Three boats are moored June 16 in the cove at the south end of Maranacook Lake in Winthrop. Officials have lifted a long-disputed policy requiring boaters to own shorefront property in order to set anchor. Joe Phelan/Kennebec Journal file

WINTHROP — A handful of residents will be reimbursed a total of more than $1,000 the town had charged them for access to public documents related to the controversial boat mooring ordinance that has since been repealed.

The Town Council voted Monday to pass a motion repaying the assessed fees, with municipal officials describing the charged amounts as unfair.

“The ex-town manager decided the price,” said Town Councilor Bruce Burns, who introduced the motion. “I think a lot of associated charges were expensive. The people were taken advantage of, and it wasn’t fair.”

The former town manager in question was Jeff Kobrock, who came under fire for his handling of the mooring rules and ultimately resigned earlier this year, citing “bullying and harassment” from critics.

Local boaters had made a number of Freedom of Access Act requests as part of their opposition campaign to the mooring ordinance, publicly posting documents they said showed a conflict of interest between town officials and local businesses that stood to benefit from the rules.

Kobrock indicated in the documents that the ordinance was intended to specifically target moorings at the popular Norcross Point area of Maranacook Lake. Then-Council Chair Sarah Fuller also acknowledged in one of the records she should abstain from voting because of a conflict of interest with a business there, although she later did not abstain and voted to enact the rules.


Release of the records also prompted legal threats against the town, contributing to a tense backdrop in which both Kobrock and Fuller ultimately stepped down.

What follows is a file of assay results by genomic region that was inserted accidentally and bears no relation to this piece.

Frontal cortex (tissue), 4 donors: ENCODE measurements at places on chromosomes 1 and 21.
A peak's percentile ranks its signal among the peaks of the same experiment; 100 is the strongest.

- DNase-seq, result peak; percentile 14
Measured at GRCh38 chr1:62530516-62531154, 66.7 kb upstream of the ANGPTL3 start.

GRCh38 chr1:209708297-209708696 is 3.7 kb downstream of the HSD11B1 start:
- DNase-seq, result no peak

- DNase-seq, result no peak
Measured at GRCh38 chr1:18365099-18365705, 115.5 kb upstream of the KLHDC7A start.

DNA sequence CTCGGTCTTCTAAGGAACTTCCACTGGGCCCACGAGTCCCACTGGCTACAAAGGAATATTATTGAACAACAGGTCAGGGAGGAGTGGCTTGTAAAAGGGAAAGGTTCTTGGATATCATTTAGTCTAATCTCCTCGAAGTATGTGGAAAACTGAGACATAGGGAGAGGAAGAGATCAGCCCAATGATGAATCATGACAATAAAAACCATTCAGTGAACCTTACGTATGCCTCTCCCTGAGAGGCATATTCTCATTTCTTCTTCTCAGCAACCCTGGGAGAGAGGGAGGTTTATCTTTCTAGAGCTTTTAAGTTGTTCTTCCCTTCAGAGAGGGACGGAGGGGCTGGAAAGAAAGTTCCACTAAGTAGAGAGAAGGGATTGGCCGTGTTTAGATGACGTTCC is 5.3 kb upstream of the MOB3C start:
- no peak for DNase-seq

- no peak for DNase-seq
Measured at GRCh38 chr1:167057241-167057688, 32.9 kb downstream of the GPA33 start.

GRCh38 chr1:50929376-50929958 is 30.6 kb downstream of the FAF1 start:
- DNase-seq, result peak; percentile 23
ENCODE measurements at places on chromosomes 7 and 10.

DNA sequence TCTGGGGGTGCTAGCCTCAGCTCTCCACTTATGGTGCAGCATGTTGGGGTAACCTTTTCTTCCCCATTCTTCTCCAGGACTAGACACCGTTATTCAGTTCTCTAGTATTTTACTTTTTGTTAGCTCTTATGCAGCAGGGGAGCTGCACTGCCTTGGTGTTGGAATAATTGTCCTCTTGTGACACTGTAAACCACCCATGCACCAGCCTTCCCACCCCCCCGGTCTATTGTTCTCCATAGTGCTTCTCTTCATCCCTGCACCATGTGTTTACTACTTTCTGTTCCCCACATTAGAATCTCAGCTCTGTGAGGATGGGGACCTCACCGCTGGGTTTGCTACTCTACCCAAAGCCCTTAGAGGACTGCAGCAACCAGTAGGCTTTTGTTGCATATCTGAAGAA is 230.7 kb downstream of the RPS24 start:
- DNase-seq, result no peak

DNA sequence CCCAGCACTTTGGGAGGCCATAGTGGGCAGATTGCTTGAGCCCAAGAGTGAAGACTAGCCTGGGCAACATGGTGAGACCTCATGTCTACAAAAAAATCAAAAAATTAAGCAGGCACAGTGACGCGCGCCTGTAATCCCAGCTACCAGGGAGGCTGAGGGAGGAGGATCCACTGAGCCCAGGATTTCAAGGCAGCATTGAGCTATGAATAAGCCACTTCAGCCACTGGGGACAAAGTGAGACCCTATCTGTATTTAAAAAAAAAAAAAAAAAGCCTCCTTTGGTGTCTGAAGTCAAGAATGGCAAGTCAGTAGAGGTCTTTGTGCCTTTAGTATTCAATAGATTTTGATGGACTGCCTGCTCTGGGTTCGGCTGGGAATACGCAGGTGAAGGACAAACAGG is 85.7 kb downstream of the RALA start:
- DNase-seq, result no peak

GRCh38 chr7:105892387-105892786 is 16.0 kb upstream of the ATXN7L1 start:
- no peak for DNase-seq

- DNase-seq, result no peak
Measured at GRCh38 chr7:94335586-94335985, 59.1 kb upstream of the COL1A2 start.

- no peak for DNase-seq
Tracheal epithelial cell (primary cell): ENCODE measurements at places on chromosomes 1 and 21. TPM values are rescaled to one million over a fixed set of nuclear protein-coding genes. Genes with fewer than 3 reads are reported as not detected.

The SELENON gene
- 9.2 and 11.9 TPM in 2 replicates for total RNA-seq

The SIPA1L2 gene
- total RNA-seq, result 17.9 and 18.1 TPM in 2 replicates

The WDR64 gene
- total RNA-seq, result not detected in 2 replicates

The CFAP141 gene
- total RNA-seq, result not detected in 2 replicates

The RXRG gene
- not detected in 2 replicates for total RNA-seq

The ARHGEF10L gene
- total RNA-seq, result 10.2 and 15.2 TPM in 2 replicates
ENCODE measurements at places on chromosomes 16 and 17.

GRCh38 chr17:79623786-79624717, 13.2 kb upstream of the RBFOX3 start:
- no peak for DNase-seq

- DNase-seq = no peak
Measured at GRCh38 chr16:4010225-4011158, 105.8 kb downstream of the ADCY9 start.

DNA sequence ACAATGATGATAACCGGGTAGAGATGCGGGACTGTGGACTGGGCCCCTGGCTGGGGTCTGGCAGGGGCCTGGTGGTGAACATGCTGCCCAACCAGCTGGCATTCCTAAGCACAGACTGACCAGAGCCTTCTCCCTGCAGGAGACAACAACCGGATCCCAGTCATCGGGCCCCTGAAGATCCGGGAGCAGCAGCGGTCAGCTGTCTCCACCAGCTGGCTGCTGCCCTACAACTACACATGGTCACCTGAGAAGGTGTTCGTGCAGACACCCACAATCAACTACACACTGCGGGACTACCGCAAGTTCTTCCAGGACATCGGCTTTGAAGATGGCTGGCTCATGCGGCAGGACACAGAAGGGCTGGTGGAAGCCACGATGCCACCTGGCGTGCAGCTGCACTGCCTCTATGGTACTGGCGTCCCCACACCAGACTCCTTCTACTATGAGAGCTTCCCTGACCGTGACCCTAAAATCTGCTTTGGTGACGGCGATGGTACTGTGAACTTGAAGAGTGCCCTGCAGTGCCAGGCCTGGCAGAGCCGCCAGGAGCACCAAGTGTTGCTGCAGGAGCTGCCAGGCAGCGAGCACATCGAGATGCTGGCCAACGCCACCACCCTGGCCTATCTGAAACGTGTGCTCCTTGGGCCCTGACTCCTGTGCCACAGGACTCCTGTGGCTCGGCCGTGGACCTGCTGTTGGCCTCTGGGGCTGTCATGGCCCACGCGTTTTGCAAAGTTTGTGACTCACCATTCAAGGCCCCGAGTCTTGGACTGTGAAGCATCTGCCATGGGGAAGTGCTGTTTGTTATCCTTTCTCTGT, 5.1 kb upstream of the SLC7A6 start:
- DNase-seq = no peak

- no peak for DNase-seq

Current Winthrop Town Manager Anthony Wilson said he agrees the fees charged were not fair. Wilson noted that under the state law, residents can be charged 2 cents per page and up to $25 per hour for compiling public documents.

So far, three residents are listed to get reimbursed. Mike and Miranda Ketchens will receive $325.20 and $100, respectively. Another person on the list is the new town councilor Roy Weymouth, who is expected to get $890.40 in reimbursement for his request, which is also why he abstained from voting on the issue Monday.

Bernard “Roy” Weymouth Contributed photo

On Oct. 31, 2022, the Kennebec Journal made a request for some of the same documents, and Kobrock responded by email that when he “fulfilled this FOAA recently, the charges for copies (excluding time to prepare the FOAA response) was $205.20.” The newspaper declined to pay and instead visually inspected the documents at the town office.

The final tally of Monday’s vote for the reimbursements was five members voting in favor, Weymouth abstaining and Elizabeth Peters voting against the motion. Peters could not be reached for a comment on why she voted no.

Weymouth said he paid the amount to obtain 20 pages of documents, which included the redevelopment plan for Norcross Point that he could have accessed through the town website without paying. He added that he was denied access to numerous other documents that believes could have shown mishandling of the situation.

“I believe that amount to access documents was suggested as a deterrent to go after them,” said Weymouth. “This is a great gesture from the current administration to mend fences and move forward and beyond the controversies the town has been mired in.”

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